Europe South Asia Asia Pacific Americas Middle East Africa BBC Homepage World Service Education
BBC Homepagelow graphics version | feedback | help
BBC News Online
 You are in: Business
Front Page 
World 
UK 
UK Politics 
Business 
Market Data 
Economy 
Companies 
Your Money 
Business Basics 
Sci/Tech 
Health 
Education 
Sport 
Entertainment 
Talking Point 
In Depth 
AudioVideo 


The BBC's Peter Morgan
"Sainsbury's is losing a fierce price war but isn't suffering alone"
 real 28k

Tuesday, 23 November, 1999, 07:32 GMT
Sainsbury profits slump
Sainsbury store Sainsbury's needs to attract customers back to its stores

Sainsbury's has reported a 17.6% fall in profits as the price war cuts its profit margins.

But it is still planning to create about 20,000 jobs.

The supermarket company said the cost of price campaigns had sent profits before tax and exceptional items down to 352m in the six months to October, from 461m last year.

Sainsbury own label Peas are one of the battle lines in supermarket wars
Prices across the UK supermarket sector have been falling in recent months as competition heats up between the four biggest groups.

The spur for the latest round of discounting was the purchase of the third biggest chain, Asda, earlier this year by US discount giant WalMart.

Even before it had time to implement its price cutting strategy, its rivals launched a pre-emptive series of price promotions of their own.

Sainsbury's, formerly the market leader but now in second place, is planning a big expansion of its Local stores over the next three to four years, creating in the order of 10,000 jobs.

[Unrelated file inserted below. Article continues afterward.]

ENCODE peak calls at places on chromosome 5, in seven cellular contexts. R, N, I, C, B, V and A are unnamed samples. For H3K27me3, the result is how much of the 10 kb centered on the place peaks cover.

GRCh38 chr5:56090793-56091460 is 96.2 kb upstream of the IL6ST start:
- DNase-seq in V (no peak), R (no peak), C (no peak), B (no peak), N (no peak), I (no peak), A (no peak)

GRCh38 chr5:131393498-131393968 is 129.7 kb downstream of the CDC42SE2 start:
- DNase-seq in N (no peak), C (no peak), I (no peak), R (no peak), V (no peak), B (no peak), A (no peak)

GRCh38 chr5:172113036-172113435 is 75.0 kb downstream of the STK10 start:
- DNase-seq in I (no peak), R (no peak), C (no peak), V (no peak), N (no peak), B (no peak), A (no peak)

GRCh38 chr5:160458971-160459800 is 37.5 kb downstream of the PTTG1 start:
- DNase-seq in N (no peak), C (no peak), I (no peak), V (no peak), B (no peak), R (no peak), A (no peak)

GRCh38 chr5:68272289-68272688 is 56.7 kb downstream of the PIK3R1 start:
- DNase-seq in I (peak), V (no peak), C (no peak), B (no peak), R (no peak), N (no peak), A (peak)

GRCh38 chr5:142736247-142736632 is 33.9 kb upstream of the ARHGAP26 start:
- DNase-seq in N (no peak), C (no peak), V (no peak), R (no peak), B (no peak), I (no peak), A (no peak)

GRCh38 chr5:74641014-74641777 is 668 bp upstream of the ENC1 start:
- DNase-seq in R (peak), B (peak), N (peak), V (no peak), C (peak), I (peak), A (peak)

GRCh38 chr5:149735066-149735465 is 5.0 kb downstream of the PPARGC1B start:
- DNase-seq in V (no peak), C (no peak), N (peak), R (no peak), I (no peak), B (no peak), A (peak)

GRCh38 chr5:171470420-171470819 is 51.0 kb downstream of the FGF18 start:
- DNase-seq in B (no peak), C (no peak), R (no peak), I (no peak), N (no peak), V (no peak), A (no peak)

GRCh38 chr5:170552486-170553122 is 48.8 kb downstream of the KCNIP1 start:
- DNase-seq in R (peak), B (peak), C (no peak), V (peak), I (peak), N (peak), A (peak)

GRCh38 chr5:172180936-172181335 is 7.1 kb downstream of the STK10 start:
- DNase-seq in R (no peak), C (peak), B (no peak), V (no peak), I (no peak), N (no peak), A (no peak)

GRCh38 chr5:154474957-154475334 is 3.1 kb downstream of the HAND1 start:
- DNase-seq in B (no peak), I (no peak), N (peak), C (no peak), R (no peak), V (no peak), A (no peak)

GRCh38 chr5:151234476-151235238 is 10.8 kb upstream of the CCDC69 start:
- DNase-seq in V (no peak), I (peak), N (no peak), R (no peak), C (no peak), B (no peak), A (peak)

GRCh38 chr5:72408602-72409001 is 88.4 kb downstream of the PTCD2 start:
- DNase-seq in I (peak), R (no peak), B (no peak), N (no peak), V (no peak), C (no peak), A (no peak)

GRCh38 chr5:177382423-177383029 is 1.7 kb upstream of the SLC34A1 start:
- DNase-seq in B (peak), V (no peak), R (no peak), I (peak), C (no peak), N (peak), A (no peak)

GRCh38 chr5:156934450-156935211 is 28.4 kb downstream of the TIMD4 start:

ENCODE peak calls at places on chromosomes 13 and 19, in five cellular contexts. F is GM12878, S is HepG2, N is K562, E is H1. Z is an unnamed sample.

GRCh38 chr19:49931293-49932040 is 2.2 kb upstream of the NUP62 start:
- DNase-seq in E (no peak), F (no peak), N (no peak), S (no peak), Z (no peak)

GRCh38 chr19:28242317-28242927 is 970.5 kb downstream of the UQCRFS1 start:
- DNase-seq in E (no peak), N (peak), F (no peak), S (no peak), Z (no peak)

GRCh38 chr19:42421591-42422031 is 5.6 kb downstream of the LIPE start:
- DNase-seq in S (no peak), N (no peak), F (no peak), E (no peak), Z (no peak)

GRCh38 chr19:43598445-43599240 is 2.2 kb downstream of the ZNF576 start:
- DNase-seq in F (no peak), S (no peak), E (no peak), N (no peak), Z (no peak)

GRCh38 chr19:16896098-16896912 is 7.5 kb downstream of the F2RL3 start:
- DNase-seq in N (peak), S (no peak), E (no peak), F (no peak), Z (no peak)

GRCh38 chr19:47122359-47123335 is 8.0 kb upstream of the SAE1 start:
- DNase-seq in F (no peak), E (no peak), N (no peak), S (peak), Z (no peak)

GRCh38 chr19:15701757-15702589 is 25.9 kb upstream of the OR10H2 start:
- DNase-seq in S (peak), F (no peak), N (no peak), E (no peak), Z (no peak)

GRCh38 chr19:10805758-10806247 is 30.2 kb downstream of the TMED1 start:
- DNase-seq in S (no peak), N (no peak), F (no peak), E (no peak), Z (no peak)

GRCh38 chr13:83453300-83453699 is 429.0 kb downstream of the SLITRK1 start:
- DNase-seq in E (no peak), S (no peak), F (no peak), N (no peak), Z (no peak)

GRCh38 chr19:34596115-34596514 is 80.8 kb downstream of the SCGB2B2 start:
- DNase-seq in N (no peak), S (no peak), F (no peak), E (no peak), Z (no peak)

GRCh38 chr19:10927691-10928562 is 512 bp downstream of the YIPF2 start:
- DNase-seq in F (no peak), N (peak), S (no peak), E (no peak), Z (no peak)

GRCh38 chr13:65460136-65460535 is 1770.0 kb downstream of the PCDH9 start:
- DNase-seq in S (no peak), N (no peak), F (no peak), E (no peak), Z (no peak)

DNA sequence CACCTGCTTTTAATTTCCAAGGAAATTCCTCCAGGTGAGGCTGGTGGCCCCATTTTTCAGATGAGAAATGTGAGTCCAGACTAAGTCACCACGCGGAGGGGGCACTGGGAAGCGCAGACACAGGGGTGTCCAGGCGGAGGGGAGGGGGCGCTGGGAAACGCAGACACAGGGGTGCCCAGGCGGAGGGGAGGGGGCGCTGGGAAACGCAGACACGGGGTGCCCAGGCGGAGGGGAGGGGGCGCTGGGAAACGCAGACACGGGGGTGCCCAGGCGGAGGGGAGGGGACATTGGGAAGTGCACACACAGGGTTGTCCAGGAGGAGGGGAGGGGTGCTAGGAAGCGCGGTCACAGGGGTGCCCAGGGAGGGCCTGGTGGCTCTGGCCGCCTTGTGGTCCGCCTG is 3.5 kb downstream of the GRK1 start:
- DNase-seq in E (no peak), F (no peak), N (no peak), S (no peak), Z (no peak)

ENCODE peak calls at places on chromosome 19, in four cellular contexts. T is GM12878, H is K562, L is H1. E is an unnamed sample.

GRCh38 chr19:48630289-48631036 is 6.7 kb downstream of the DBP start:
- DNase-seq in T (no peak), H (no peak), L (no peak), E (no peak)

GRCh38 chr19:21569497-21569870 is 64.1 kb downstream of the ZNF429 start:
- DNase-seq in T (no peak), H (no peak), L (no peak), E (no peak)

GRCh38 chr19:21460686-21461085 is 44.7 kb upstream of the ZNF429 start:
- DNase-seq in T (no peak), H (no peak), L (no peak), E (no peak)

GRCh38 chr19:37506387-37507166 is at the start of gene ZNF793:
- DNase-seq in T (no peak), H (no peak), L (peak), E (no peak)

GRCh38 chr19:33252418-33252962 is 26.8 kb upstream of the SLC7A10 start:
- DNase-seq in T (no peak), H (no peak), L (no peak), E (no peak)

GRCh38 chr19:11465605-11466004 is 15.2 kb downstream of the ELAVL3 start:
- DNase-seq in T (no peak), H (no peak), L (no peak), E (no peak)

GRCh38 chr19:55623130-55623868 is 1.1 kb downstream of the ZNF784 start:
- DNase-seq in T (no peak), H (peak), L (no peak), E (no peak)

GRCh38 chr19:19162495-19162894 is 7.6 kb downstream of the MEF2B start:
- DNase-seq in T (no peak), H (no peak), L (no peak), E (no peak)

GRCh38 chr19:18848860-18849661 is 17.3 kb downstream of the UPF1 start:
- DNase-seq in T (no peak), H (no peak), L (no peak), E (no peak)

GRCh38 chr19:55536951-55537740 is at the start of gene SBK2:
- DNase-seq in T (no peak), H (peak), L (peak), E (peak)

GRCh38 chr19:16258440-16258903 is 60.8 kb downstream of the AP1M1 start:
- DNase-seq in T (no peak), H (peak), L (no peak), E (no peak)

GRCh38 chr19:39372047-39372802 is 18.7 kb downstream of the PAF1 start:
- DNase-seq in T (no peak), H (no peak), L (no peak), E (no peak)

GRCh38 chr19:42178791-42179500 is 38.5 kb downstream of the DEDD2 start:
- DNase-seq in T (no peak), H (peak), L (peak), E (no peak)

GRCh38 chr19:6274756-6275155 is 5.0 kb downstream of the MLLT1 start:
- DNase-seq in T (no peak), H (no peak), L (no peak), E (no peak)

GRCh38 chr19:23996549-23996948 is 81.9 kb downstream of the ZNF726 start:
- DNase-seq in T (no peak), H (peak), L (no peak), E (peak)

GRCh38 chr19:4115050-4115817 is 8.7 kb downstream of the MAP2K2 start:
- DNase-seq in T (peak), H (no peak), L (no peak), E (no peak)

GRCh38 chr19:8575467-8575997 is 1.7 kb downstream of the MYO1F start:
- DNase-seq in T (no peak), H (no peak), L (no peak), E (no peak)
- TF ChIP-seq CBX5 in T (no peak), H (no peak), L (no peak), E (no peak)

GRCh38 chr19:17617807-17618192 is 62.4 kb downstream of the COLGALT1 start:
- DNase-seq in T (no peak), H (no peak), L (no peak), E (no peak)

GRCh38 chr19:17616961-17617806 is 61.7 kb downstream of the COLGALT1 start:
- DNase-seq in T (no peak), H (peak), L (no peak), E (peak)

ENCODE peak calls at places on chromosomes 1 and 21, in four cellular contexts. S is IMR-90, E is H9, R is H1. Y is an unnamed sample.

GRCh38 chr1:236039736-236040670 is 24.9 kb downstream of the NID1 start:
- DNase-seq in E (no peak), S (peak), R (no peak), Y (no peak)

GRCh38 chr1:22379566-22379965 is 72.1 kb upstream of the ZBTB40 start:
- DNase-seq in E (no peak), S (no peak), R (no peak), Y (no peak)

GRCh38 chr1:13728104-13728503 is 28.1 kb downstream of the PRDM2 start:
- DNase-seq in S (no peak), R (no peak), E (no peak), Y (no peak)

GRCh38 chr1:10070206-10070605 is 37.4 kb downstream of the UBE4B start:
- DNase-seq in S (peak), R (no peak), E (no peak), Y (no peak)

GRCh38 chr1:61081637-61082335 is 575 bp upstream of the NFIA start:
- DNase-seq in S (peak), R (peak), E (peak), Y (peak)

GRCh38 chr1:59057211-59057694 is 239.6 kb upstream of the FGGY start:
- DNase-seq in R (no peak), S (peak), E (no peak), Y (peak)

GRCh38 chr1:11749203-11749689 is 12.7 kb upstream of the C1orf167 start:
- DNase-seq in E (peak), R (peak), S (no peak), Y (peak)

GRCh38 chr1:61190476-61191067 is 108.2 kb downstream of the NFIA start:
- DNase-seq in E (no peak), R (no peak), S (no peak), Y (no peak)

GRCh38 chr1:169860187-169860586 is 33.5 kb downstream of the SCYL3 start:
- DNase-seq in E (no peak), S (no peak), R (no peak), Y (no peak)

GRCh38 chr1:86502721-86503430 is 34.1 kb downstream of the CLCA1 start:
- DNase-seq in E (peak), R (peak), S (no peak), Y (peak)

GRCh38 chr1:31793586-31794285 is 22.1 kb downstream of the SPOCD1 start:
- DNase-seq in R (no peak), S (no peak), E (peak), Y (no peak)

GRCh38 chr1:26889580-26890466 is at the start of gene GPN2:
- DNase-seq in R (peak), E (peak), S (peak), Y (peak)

"We've made a good start", said Chief Executive Dino Adriano.

" There's a few stores on the ground at the present time. We have a programme to open 35 next year and our plan, at the present time, is to open 200 over the next three years.

"We think this is a very appropriate new format to add to our growing portfolio," he said.

In the core Sainsbury's supermarkets business, Mr Adriano said the company would open about 18-20 stores next year, also creating about 10,000 jobs.

Tesco and Asda have been winning market share from Sainsbury's in the so-called store wars, which have seen heavy discounting of food prices.

Mr Adriano has been criticised over the company's ailing fortunes. It was recently rumoured he would leave the group.

But last month, Mr Adriano delegated hands-on responsibility of the supermarket chain to his deputy, David Bremner, to allow himself to concentrate on strategy.

Sainsbury's woes have also seen it become the target of takeover speculation.

Companies such as Knutsford, the vehicle backed by former Asda chairman Archie Norman, or a European player, are rumoured to be keeping an eye on the group.

Total sales for the group, including its Homebase DIY stores and its US-based Shaws business, increased to 9.1bn from 8.7bn. But sales from its UK supermarkets were under pressure from "an increasingly competitive market" and rose by just 0.7%.

On a like-for-like basis - stripping out sales made in new stores - the picture was more gloomy with a decline of 1.3%.

Sainsbury's shares have fallen from 481.75p at the beginning of the year to 319.5p at the close of trading on Monday. The reaction to the results was muted, with the stock rising 2p in early trading on Tuesday
Search BBC News Online

Advanced search options
Launch console
BBC RADIO NEWS
BBC ONE TV NEWS
WORLD NEWS SUMMARY
PROGRAMMES GUIDE

See also:
05 Oct 99 |  Your Money
Q&A: Supermarket price wars
08 Oct 99 |  The Company File
Fresh chief for Sainsbury's
11 Nov 99 |  The Company File
Somerfield slims down
21 Sep 99 |  The Company File
Tesco surges ahead

Internet links:

The BBC is not responsible for the content of external internet sites
Links to other Business stories are at the foot of the page.


E-mail this story to a friend

Links to more Business stories